To meet SAE's Class III it would need to withstand 7,500 lb in the longitudinal direction (as in pulling the trailer) and 2,500 lb vertically and laterally, without breaking. The vertical spec is well beyond the 1,000 rating, but it might well structurally survive at that level but just not product a valid load reading.
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Old 07-24-2007, 04:51 PM   #8
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Quote:
I am positive that this is only meant to be used to measure the tongue weight during a [b]weighing operation. A 1000 pound strain guage would not survive pulling a 3500 pound trailer down the street.
With the revival of discussion of this product in [b]tongue weight, dumb question, I resumed my investigation and sent an inquiry to the SenZBar people:
Quote:
Originally posted by Brian B-P+-->
Quote:
Is the SenZBar intended to be used as a ball mount (drawbar) for actual towing, or only as a setup aid? That is, is it suitable for handling continuous load and road shocks, or are there strength or calibration issues with using it in any condition other than stationary?
The response:
<!--QuoteBegin-The SenZBar Team

[b]The SenZBar is actually rated as a low Class IV drawbar to tow trailers up to 6,000 lbs.
We recommend it as Class III towing up to 5,000 lbd trailer and 500 lbs TW.

It will measure up to 1,000 lbs.

Yes you can tow with it in the Class III range.
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Old 08-01-2007, 10:36 AM   #9
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In another round of correspondence with the SenZBar people, I asked two more questions:

...it has been suggested that the drawbar was would not retain its accuracy if subjected to the loads of actual towing...Does the calibration change with time due to slight permanent deformation of the bar material?
Quote:
Originally posted by SenZBar response
No recalibration is required as the processor Tares and zeros out each time it is turned on.
I currently do not have a 2" receiver. Do you intend to offer a 1.25" variation for Class II use?
Quote:
Originally posted by SenZBar response
We do not have plans for a 1.25 at this time since the 2" size is such a majority of the market.
I'm not surprised by the 2"-only response... it's only reasonable.
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Old 08-01-2007, 09:47 PM   #10
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Quote:
[b]QUOTE(The SenZBar Team)
The SenZBar is actually rated as a low Class IV drawbar to tow trailers up to 6,000 lbs.
We recommend it as Class III towing up to 5,000 lbd trailer and 500 lbs TW.

It will measure up to 1,000 lbs.

Yes you can tow with it in the Class III range.
This response has me intrigued. Had these people discovered a lack of consequences for deflecting the bar in a direction not originally intended; (ie., pulling along the length)? I routinely make a lot of money replacing strain gauges that are (unintentionally) deflected on an axis 90* (sideways) from the intended deflection (vertically).

Compare senZbar to a common industrial strain gauge; the active component of a floor scale.

In the strain gauge, the vertical holes through the body are for mounting. The double holes are for bolts thru a spacer shim to the platform plate. The single hole is for the scale's foot.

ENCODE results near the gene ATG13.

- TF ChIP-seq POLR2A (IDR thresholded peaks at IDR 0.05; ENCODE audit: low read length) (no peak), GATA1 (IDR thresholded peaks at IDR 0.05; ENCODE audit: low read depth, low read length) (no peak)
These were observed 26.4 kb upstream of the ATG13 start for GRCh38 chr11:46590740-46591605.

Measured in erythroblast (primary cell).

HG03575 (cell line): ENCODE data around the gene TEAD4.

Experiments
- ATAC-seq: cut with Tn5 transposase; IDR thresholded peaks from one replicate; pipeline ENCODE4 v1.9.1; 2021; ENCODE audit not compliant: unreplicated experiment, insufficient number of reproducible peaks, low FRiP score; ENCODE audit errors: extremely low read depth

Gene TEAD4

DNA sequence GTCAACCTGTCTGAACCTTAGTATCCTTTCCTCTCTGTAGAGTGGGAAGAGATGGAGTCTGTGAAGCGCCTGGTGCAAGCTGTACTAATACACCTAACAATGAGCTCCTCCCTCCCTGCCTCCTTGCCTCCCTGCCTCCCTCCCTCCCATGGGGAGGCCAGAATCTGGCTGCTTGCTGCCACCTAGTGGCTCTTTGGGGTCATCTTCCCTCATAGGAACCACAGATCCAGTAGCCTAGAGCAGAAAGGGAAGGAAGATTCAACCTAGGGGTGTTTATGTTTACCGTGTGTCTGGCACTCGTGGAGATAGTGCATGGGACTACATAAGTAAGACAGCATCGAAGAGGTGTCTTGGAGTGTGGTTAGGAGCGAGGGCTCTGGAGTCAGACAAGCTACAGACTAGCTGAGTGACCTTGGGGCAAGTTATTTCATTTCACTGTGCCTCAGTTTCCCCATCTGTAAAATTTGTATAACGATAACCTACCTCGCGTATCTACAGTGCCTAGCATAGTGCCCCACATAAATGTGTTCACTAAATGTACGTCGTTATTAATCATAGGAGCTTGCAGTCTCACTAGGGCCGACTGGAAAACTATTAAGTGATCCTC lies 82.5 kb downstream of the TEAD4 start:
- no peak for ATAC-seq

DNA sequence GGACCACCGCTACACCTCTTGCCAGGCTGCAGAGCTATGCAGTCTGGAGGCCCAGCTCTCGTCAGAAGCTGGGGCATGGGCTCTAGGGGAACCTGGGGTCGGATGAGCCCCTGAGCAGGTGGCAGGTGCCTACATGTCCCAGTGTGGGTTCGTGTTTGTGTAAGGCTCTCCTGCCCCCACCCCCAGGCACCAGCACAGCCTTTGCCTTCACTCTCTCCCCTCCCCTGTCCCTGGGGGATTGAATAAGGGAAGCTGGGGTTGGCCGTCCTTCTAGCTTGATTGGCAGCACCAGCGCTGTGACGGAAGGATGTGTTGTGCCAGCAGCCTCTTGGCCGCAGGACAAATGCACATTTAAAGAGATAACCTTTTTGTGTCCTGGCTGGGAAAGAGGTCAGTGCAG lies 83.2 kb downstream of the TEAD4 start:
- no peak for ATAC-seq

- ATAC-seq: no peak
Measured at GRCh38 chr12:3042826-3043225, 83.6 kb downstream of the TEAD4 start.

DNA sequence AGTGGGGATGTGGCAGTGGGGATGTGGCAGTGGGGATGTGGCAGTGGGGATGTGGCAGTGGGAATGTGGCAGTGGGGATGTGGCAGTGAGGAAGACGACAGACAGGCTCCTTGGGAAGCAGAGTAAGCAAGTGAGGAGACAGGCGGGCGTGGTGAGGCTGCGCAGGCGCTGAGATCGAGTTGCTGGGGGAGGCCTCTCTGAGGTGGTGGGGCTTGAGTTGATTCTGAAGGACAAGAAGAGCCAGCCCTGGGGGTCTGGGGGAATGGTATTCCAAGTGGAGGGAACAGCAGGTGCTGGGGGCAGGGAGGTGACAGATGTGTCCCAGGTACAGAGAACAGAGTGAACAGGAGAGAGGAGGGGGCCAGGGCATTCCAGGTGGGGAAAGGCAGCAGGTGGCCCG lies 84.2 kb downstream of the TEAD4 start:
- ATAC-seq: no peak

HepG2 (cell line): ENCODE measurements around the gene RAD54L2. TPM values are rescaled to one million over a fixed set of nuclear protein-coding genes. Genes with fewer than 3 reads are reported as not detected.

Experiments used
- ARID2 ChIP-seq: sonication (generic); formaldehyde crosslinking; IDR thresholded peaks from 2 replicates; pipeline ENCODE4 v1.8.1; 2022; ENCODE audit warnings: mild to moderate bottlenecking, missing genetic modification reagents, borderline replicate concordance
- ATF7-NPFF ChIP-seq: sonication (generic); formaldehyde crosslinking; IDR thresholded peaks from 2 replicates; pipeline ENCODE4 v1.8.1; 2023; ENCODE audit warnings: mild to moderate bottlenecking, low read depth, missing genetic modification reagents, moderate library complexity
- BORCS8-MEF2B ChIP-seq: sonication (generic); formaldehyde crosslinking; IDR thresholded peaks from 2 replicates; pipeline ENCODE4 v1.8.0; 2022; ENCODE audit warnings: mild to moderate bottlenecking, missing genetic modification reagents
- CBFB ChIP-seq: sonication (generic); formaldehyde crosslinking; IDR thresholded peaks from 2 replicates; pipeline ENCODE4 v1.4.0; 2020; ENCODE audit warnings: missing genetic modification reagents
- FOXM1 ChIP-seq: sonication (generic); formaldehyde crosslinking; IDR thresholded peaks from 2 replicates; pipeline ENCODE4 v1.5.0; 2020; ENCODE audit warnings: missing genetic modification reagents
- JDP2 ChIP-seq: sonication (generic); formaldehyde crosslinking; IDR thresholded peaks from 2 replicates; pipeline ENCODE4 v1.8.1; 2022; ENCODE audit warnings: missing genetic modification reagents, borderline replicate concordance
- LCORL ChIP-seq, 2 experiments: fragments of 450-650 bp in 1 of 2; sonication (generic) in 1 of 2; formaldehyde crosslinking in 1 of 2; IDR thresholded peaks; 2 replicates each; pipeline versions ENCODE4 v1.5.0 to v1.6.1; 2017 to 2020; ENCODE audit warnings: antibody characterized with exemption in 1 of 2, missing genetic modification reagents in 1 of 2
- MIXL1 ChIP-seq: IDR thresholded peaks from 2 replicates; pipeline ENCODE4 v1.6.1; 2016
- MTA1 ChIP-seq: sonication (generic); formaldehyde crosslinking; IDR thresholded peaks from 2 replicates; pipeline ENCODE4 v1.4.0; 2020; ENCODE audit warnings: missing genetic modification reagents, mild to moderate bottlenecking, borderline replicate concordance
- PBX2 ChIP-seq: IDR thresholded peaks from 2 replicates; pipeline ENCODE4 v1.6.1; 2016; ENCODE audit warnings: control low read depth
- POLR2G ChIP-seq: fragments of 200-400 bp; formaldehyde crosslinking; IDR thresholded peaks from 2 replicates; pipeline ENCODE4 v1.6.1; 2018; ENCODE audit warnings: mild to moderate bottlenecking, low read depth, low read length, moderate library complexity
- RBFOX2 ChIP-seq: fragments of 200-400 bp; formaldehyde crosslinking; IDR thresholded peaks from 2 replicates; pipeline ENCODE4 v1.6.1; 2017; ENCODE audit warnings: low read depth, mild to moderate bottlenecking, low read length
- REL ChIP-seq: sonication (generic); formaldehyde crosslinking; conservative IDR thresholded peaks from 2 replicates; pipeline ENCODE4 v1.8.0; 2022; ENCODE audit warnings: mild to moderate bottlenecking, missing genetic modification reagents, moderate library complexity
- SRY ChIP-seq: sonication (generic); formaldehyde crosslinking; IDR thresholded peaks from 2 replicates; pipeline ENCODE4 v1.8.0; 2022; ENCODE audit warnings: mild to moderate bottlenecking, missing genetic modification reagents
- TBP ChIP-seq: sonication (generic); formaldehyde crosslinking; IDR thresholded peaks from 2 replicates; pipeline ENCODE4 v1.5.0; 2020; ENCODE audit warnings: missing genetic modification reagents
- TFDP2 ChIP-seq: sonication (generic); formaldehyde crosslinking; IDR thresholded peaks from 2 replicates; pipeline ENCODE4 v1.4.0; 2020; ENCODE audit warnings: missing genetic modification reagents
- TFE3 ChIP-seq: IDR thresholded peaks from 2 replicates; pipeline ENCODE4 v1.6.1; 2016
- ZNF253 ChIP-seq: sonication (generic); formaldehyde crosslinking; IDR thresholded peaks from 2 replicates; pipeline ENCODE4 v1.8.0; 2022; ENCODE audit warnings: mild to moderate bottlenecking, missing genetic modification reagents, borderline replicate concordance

The round plug on each side of the gauge covers the actual gauge, which is a hole through the body with 4 wires attached to the inner surface of the hole. This makes the hole's surface into a wheatstone bridge. The excitation voltage is applied at 90* and 270*, and the error signal is taken off at 0* and 180*.

Quote:
[b]QUOTE(SenZBar response)
No recalibration is required as the processor Tares and zeros out each time it is turned on.
This response tells me that the they are sales persons communicating with a layman, not technical reps communicating with a technician. They missed my point...
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Old 08-02-2007, 12:33 PM   #11
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The illustrated device is a nice example... imagine the two-hole mounting end inserted in the hitch receiver, and a ball inserted in the single hole, and you have something just like the SenZBar might be.

I didn't really ask them if the longitudinal strain affected the vertical measurement accuracy... only if the sustained load caused a calibration issue. I think that they appropriately answered my question, but not Frederick's concern, because I didn't ask about that clearly.

For those not familiar with strain gauges and the load cells made from them, I would like to add a little to Frederick's description:
  • the device in the linked document is a load cell
  • a strain gauge is a piece of conductive material
    • it is bonded to a surface
    • when the surface strains (stretches or compresses) due to stress (applied force) the resistance of the gauge changes
    • since the change is small and is affected by factors such as temperature, the gauges are combined in circuits (the Wheatstone bridge) in which they are compared to get a result in which some unwanted factors are canceled out
  • the wires attached to the inner surface of the hole in the load cell are the strain gauges
I assume that the SenZBar incorporates multiple strain gauges. As Frederick suggested, if force is applied to the cell in a direction other than that expected and allowed for in the design, it will not produce a correct result. So the question is whether the SenZBar appropriately considers and accounts for the longitudinal (pulling) and lateral (side-to-side control) forces, in addition to the vertical force of the tongue weight.

By the way, seeing this design I understand Frederick's earlier comment about holes weakening the bar: I was assuming that the SenZBar strain gauge wires were on the outside surfaces of the bar, where Frederick is assuming that they are on the inside surfaces of a hole in the bar.